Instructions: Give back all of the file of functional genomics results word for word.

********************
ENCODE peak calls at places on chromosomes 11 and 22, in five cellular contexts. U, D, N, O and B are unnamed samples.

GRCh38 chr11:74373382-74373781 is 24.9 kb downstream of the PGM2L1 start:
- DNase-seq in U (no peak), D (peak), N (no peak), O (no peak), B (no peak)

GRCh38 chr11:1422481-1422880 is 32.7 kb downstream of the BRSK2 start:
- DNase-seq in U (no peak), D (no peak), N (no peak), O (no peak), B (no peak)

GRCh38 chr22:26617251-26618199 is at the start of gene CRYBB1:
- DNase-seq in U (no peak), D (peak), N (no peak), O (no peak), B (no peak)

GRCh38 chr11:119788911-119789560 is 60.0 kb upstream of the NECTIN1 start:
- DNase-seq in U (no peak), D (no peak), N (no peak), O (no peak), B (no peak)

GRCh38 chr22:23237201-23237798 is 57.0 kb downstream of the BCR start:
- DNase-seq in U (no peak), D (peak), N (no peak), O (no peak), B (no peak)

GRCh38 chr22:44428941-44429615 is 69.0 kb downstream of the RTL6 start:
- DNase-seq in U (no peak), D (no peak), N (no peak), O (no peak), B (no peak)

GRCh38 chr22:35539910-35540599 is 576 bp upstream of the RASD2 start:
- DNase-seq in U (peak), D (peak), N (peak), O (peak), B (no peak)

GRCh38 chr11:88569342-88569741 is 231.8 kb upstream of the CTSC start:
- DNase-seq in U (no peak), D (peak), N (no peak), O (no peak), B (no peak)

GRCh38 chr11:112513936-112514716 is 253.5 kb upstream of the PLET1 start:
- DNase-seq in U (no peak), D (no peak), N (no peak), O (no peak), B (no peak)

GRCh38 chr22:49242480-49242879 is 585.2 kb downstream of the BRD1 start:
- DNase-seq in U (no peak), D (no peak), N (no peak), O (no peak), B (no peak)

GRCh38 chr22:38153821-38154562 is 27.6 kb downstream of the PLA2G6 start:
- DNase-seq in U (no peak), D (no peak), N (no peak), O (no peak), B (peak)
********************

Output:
ENCODE peak calls at places on chromosomes 11 and 22, in five cellular contexts. U, D, N, O and B are unnamed samples.

GRCh38 chr11:74373382-74373781 is 24.9 kb downstream of the PGM2L1 start:
- DNase-seq in U (no peak), D (peak), N (no peak), O (no peak), B (no peak)

GRCh38 chr11:1422481-1422880 is 32.7 kb downstream of the BRSK2 start:
- DNase-seq in U (no peak), D (no peak), N (no peak), O (no peak), B (no peak)

GRCh38 chr22:26617251-26618199 is at the start of gene CRYBB1:
- DNase-seq in U (no peak), D (peak), N (no peak), O (no peak), B (no peak)

GRCh38 chr11:119788911-119789560 is 60.0 kb upstream of the NECTIN1 start:
- DNase-seq in U (no peak), D (no peak), N (no peak), O (no peak), B (no peak)

GRCh38 chr22:23237201-23237798 is 57.0 kb downstream of the BCR start:
- DNase-seq in U (no peak), D (peak), N (no peak), O (no peak), B (no peak)

GRCh38 chr22:44428941-44429615 is 69.0 kb downstream of the RTL6 start:
- DNase-seq in U (no peak), D (no peak), N (no peak), O (no peak), B (no peak)

GRCh38 chr22:35539910-35540599 is 576 bp upstream of the RASD2 start:
- DNase-seq in U (peak), D (peak), N (peak), O (peak), B (no peak)

GRCh38 chr11:88569342-88569741 is 231.8 kb upstream of the CTSC start:
- DNase-seq in U (no peak), D (peak), N (no peak), O (no peak), B (no peak)

GRCh38 chr11:112513936-112514716 is 253.5 kb upstream of the PLET1 start:
- DNase-seq in U (no peak), D (no peak), N (no peak), O (no peak), B (no peak)

GRCh38 chr22:49242480-49242879 is 585.2 kb downstream of the BRD1 start:
- DNase-seq in U (no peak), D (no peak), N (no peak), O (no peak), B (no peak)

GRCh38 chr22:38153821-38154562 is 27.6 kb downstream of the PLA2G6 start:
- DNase-seq in U (no peak), D (no peak), N (no peak), O (no peak), B (peak)